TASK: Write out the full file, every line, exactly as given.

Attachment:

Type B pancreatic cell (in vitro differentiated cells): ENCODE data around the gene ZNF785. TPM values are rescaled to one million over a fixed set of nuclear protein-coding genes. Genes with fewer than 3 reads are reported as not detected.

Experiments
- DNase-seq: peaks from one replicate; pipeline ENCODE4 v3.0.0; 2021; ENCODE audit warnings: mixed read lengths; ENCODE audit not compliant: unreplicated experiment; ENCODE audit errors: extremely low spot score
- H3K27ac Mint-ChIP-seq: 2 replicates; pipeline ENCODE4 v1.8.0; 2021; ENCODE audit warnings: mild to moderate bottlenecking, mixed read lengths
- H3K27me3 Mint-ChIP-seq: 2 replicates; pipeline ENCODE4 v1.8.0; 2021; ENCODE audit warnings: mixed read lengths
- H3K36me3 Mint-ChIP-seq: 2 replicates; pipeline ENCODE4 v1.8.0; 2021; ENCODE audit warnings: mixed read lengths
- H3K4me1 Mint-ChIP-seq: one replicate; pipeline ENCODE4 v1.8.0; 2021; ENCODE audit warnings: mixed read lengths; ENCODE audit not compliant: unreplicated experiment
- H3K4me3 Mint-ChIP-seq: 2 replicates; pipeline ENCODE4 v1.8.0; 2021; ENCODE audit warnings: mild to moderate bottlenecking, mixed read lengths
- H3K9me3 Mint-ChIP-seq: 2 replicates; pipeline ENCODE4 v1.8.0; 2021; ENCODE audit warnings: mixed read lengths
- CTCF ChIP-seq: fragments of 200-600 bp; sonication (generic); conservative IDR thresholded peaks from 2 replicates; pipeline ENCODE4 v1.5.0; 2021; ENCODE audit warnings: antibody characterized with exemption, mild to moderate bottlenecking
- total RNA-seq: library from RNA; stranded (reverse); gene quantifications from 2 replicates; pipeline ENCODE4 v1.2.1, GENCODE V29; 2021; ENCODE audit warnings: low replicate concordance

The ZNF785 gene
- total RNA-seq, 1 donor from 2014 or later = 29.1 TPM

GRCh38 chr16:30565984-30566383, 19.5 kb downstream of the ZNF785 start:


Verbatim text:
Type B pancreatic cell (in vitro differentiated cells): ENCODE data around the gene ZNF785. TPM values are rescaled to one million over a fixed set of nuclear protein-coding genes. Genes with fewer than 3 reads are reported as not detected.

Experiments
- DNase-seq: peaks from one replicate; pipeline ENCODE4 v3.0.0; 2021; ENCODE audit warnings: mixed read lengths; ENCODE audit not compliant: unreplicated experiment; ENCODE audit errors: extremely low spot score
- H3K27ac Mint-ChIP-seq: 2 replicates; pipeline ENCODE4 v1.8.0; 2021; ENCODE audit warnings: mild to moderate bottlenecking, mixed read lengths
- H3K27me3 Mint-ChIP-seq: 2 replicates; pipeline ENCODE4 v1.8.0; 2021; ENCODE audit warnings: mixed read lengths
- H3K36me3 Mint-ChIP-seq: 2 replicates; pipeline ENCODE4 v1.8.0; 2021; ENCODE audit warnings: mixed read lengths
- H3K4me1 Mint-ChIP-seq: one replicate; pipeline ENCODE4 v1.8.0; 2021; ENCODE audit warnings: mixed read lengths; ENCODE audit not compliant: unreplicated experiment
- H3K4me3 Mint-ChIP-seq: 2 replicates; pipeline ENCODE4 v1.8.0; 2021; ENCODE audit warnings: mild to moderate bottlenecking, mixed read lengths
- H3K9me3 Mint-ChIP-seq: 2 replicates; pipeline ENCODE4 v1.8.0; 2021; ENCODE audit warnings: mixed read lengths
- CTCF ChIP-seq: fragments of 200-600 bp; sonication (generic); conservative IDR thresholded peaks from 2 replicates; pipeline ENCODE4 v1.5.0; 2021; ENCODE audit warnings: antibody characterized with exemption, mild to moderate bottlenecking
- total RNA-seq: library from RNA; stranded (reverse); gene quantifications from 2 replicates; pipeline ENCODE4 v1.2.1, GENCODE V29; 2021; ENCODE audit warnings: low replicate concordance

The ZNF785 gene
- total RNA-seq, 1 donor from 2014 or later = 29.1 TPM

GRCh38 chr16:30565984-30566383, 19.5 kb downstream of the ZNF785 start: